• Alcohol and other drug dependency (FASD Australia , 2018).

Your group may decide to select one or a combination of these factors to address in your efforts to support community members to abstain from alcohol consumption during pregnancy in your community. These factors may help you define the objectives of your activities and guide you in your decision making about partnerships and resources.


Set your objectives

Setting objectives for your Community Action Plan activity is an important part of the planning process.

Communities that are delivering existing activities such as Pregnant Pause can use and/or adapt the objectives already established for these activities. Some example objectives for alcohol and pregnancy activities are provided below. Groups can develop their own objectives, although you may find these a useful starting point.

Over the next six months, work with (xx number) key partners of the (xx name) community to:

  • Increase (xx number) community organisations’ knowledge of the harms associated with alcohol during pregnancy
  • Increase (xx number) community organisations’ participation in actions to increase awareness of the harms associated with alcohol during pregnancy
  • Work with (xx number) community organisations to increase awareness of the NHMRC Pregnancy Drinking Guideline amongst women aged 30 to 50-years, their partners and families
  • Work with (xx number) community organisations to change the belief amongst women aged 30 to 50-years, their partners and families, that a few drinks during pregnancy is risk free
  • Work with (xx number) community organisations to increase awareness amongst women aged 30 to 50-years, their partners and families of the short-term and long-term risks of drinking alcohol during pregnancy.

Working with community partners

Strong partnerships are critical to your success in preventing alcohol and other drug harms in the community.

LDATs will work with a variety of different community partners to deliver alcohol and pregnancy activities, such as health care services and organisations that work directly with pregnant women and their partners, and people undergoing family planning. You may also choose to work directly with service providers to facilitate referral pathways for pregnant women who want to discuss or engage with treatment for alcohol issues.

LDAT partners can support alcohol and pregnancy activities in many different ways, including delivering activities, promoting activities, recruiting participants, providing expert trainers, financial support, and much more.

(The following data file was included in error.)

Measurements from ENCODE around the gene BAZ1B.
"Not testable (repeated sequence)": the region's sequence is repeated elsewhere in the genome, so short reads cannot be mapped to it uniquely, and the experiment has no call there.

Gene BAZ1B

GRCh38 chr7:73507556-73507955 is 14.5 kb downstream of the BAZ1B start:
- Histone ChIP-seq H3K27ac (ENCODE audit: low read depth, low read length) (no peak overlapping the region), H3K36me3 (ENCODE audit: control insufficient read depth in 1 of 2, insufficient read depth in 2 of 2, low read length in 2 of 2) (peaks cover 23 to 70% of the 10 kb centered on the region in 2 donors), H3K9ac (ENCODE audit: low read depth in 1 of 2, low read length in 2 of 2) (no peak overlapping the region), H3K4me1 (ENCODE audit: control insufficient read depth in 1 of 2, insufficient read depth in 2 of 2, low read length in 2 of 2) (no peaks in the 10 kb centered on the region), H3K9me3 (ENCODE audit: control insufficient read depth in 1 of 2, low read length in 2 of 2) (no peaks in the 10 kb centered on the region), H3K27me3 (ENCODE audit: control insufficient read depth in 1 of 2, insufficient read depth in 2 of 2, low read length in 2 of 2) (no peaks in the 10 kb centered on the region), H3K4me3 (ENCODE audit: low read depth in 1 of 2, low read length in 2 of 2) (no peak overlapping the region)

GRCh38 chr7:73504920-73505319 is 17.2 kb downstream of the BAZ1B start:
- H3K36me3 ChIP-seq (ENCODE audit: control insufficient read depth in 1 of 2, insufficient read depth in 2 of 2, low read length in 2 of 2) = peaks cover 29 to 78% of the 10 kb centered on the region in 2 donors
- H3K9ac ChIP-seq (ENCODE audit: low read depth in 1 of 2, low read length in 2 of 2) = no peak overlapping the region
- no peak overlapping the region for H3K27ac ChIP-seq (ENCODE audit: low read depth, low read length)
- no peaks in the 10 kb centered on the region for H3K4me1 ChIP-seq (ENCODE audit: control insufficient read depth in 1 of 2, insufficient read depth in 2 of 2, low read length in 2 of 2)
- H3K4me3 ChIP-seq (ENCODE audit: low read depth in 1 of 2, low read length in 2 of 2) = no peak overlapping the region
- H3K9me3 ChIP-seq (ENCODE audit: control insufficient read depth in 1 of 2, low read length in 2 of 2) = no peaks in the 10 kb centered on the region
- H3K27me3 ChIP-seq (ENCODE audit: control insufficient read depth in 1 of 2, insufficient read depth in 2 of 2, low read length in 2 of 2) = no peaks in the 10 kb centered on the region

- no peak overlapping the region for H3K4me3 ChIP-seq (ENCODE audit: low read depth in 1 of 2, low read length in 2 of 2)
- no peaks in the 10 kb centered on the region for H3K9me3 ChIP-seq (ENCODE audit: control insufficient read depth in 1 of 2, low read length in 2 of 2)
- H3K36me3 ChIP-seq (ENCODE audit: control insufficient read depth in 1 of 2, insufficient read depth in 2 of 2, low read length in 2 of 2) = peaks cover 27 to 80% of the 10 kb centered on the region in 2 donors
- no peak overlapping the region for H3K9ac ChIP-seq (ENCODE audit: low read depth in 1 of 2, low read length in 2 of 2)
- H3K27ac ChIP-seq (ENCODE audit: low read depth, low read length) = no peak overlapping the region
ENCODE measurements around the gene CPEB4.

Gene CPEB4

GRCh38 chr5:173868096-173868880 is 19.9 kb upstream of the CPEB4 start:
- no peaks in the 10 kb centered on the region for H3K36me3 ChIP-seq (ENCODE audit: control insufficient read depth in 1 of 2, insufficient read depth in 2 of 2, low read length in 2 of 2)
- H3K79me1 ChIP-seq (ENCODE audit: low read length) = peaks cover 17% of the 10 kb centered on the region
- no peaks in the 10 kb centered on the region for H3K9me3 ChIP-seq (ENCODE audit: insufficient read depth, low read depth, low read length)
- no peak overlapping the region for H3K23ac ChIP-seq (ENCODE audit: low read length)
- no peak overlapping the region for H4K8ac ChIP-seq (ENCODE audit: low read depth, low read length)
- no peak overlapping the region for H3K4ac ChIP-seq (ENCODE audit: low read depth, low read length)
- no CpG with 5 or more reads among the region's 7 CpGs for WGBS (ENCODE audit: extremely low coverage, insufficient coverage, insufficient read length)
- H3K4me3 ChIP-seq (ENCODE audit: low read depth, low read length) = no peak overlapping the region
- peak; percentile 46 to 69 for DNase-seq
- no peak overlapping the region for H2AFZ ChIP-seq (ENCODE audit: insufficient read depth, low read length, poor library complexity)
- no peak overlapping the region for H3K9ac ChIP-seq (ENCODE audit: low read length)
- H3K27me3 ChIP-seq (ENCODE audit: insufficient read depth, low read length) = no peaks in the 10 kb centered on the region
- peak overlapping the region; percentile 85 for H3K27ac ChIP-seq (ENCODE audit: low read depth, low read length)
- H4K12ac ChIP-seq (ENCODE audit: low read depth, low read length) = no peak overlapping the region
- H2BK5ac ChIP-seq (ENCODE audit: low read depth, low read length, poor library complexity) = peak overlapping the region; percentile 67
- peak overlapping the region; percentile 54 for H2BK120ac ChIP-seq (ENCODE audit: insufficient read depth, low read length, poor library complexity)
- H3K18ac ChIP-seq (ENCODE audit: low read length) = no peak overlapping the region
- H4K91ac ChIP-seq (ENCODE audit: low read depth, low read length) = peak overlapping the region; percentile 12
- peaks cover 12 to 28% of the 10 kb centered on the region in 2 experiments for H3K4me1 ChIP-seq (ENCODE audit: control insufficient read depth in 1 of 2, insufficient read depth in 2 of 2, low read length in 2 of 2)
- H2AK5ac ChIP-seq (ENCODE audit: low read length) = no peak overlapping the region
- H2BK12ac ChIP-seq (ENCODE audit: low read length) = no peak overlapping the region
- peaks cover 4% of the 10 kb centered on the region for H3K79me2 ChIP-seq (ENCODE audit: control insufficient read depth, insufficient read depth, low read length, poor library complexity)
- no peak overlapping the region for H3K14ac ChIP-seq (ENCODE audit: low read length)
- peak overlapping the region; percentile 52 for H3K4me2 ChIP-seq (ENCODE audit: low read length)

The specific activities being delivered may influence the type of individuals, networks and organisations that your group partners with.

Partners may include:

  • Family planning services
  • Maternal Child Health Nurse
  • Women’s health services
  • General practitioners
  • Pharmacists
  • Community health centres and neighbourhood houses
  • Hospitals
  • Providers of prenatal care, e.g healthcare and other activities (e.g. yoga, walking groups)
  • Major employers and workplaces
  • Local council.

Determine resources required

All Alcohol and Pregnancy activities need to be adequately resourced. Below is an indicative list of resources required for community organisations to effectively deliver alcohol and pregnancy activities. LDATs may be able to support community organisations by providing some of these resources or linking them to other partners who can provide additional support.

Resources:

  • Basic administrative tools. Access to stationary and office supplies, printers, phones, printing, a workspace for administrative duties.
  • Venue for Alcohol and Pregnancy sessions
  • Funds to undertake police checks/working with children checks where necessary
  • Knowledge/materials and/or funds to deliver training of staff
  • Knowledge/materials and/or funds to develop promotional material to promote alcohol and pregnancy activities and deliver awareness initiatives
  • Personnel time to liaise with community organisations (e.g. attend meetings, provide advice)
  • Insurance and liability coverage (where appropriate).

Consider measures of success

While you are planning your activity, it is important to consider measures of success for your activity. Determine how you will evaluate the success of your program linking your success measures to your objectives (see Measuring success).